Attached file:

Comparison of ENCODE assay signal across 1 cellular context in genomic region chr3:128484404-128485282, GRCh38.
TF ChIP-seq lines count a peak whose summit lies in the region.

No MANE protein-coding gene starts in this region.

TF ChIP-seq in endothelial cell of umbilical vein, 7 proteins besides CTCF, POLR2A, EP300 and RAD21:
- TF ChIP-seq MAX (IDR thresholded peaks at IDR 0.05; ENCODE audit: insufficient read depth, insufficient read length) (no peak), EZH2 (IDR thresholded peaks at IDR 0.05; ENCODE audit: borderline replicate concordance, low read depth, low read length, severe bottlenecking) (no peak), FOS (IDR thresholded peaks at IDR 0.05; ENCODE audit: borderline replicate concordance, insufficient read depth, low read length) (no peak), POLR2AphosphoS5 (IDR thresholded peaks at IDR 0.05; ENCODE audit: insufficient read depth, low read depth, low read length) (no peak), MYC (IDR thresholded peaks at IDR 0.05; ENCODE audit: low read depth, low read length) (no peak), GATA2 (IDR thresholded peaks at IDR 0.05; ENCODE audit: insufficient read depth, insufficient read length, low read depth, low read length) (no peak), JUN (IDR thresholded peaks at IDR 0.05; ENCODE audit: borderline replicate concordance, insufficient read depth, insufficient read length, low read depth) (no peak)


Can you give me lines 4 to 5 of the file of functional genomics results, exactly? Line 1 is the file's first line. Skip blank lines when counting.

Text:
TF ChIP-seq in endothelial cell of umbilical vein, 7 proteins besides CTCF, POLR2A, EP300 and RAD21:
- TF ChIP-seq MAX (IDR thresholded peaks at IDR 0.05; ENCODE audit: insufficient read depth, insufficient read length) (no peak), EZH2 (IDR thresholded peaks at IDR 0.05; ENCODE audit: borderline replicate concordance, low read depth, low read length, severe bottlenecking) (no peak), FOS (IDR thresholded peaks at IDR 0.05; ENCODE audit: borderline replicate concordance, insufficient read depth, low read length) (no peak), POLR2AphosphoS5 (IDR thresholded peaks at IDR 0.05; ENCODE audit: insufficient read depth, low read depth, low read length) (no peak), MYC (IDR thresholded peaks at IDR 0.05; ENCODE audit: low read depth, low read length) (no peak), GATA2 (IDR thresholded peaks at IDR 0.05; ENCODE audit: insufficient read depth, insufficient read length, low read depth, low read length) (no peak), JUN (IDR thresholded peaks at IDR 0.05; ENCODE audit: borderline replicate concordance, insufficient read depth, insufficient read length, low read depth) (no peak)